Q: How often should I pump my septic tank?

A: Properly designed residential septic tanks should be pumped out once every 3-5 years. Older or undersized tanks should be pumped more frequently to avoid problems.

Q: How are septic tanks sized?

A: Septic tanks are sized based on the number of bedrooms. A three-bedroom house should have a 1,000 gallon septic tank, a four-bedroom house should have a 1,250 gallon septic tank and a five-bedroom house should have  a 1,500 gallon septic tank. If the house has a garbage disposal or a large capacity tub, the tank size should be increased.

Q: Why do I need soil testing for replacing a porch or adding a pool when my septic system is located far away from this structure?

A: If you have a septic system, the Connecticut Public Health Code requires that you can not be granted approval for an addition, accessory structure or change in building use until it is demonstrated that there is a suitable area on your property for a complete replacement of the septic system to be installed should the old septic system fail after your addition or structure is built. This portion of the health code is known as “B100a” and refers to Section 19-13-B100a of the Connecticut Public Health Code.

The intention of the law is so that you don’t use the land that might be needed in the future to replace a failing septic system. Without this law, home owners might build additions (bedrooms, pools, garages, decks, tennis courts, barns) that would occupy the land that could have been used for a replacement septic system.

Q: Do I need to upgrade my septic system if I want to put on an addition?

A: If your septic system is working properly now, nothing needs to be done at this time. The only time you may have to upgrade is if you are increasing the potential design flow from the building by more than 50% (ex. changing a three-bedroom home to a five-bedroom home).

Q: Is it okay to connect my water softener to my septic system?

A: No. Water softener backwash will harm your septic system and has been associated with early septic failures. The backwash from a water softener needs to go down its own “mini” septic leaching system. Your contractor is required to follow the permit requirements of the Department of Energy and Environmental Protection (DEEP) to install this “mini” backwash septic leaching system and work with the health department to determine where to put it on your property so we keep the waters of Connecticut safe.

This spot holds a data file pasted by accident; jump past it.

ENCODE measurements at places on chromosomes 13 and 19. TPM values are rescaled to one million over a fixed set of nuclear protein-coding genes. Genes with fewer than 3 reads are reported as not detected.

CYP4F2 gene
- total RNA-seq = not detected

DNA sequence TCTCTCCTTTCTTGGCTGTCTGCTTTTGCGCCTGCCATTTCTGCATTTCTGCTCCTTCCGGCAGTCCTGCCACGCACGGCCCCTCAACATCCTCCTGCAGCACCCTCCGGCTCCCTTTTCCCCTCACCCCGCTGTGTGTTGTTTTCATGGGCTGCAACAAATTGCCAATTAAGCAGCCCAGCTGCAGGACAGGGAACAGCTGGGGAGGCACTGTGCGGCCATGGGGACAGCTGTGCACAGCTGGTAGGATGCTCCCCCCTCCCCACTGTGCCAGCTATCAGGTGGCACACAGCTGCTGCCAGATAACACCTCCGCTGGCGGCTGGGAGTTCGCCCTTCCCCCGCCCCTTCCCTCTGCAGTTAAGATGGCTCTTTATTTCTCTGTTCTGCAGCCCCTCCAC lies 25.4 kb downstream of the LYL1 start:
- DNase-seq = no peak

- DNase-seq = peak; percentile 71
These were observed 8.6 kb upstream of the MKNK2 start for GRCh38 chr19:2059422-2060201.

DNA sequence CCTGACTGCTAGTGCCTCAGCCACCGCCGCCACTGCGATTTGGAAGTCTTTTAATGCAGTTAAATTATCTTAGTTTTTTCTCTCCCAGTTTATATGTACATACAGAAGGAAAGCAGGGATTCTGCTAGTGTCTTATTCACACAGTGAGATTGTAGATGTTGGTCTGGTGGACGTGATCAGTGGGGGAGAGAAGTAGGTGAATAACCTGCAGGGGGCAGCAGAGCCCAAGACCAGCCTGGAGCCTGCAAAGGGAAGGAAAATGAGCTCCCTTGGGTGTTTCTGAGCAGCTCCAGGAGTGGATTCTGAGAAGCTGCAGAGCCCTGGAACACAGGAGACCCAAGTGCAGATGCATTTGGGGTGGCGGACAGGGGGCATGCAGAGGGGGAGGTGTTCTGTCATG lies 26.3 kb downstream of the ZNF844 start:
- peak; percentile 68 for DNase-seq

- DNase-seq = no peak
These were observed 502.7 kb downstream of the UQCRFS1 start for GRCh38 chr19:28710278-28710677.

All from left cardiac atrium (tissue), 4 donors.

Q: Why should I bring my well above grade and where everyone can see it?

A: The biggest problem with a buried well is that your well is not easily accessible, especially if it needs to be serviced. But mostly, buried wells are more prone to bacterial contamination. They are more likely to have the presence of coliform bacteria than wells that are extended above grade. Drinking water contaminated with bacteria may cause serious health effects.

Q: How do I know if my well water is safe?

A: The only way to tell if your drinking water is safe is by having it tested at a certified laboratory. Harmful bacteria, parasites and viruses are invisible to the naked eye, as a various chemicals which could be in your water. So even water that looks and tastes normal may not necessarily be safe.

Q: How often should I test my well water and what tests should I ask for?

A: Well water should be tested yearly. Ask for a basic water potability test package, which should include test for coliform bacteria, nitrates, pH, sodium, chloride, fluoride, sulphate, iron, manganese, total dissolved solids, and hardness. You may also want to check for radon, uranium and arsenic. If you have noticed changes in the taste or smell of your water or have questions about water quality in your area, please contact the health district to discuss other possible tests you might want to include on a case-by-case basis.

Q: Where do I get my water tested?

A: There are several local certified laboratories that can test your well water. You need to contact these labs directly to make arrangements for sampling your water. A current list of approved testing lab companies can be found by clicking here.

Q: Can I make food in my kitchen and sell it?

A: Connecticut requires all food made available for the public to consume or buy must be prepared in a licensed commercial kitchen with a limited exception for jams, jellies and preserves which can be made from fruit grown on a residential farm.

Q: Can you regulate bake sales and potluck suppers?

A: No. The law allows non-commercial events for educational, religious, political or other charitable organizations to have bake sales and potluck suppers without health district oversight.

Q: I ate at a restaurant/function and got sick. What should I do?

A: You should contact the health district at 203-272-2761 immediately. We will ask many questions of you as this information is very important in helping us prevent other from getting ill.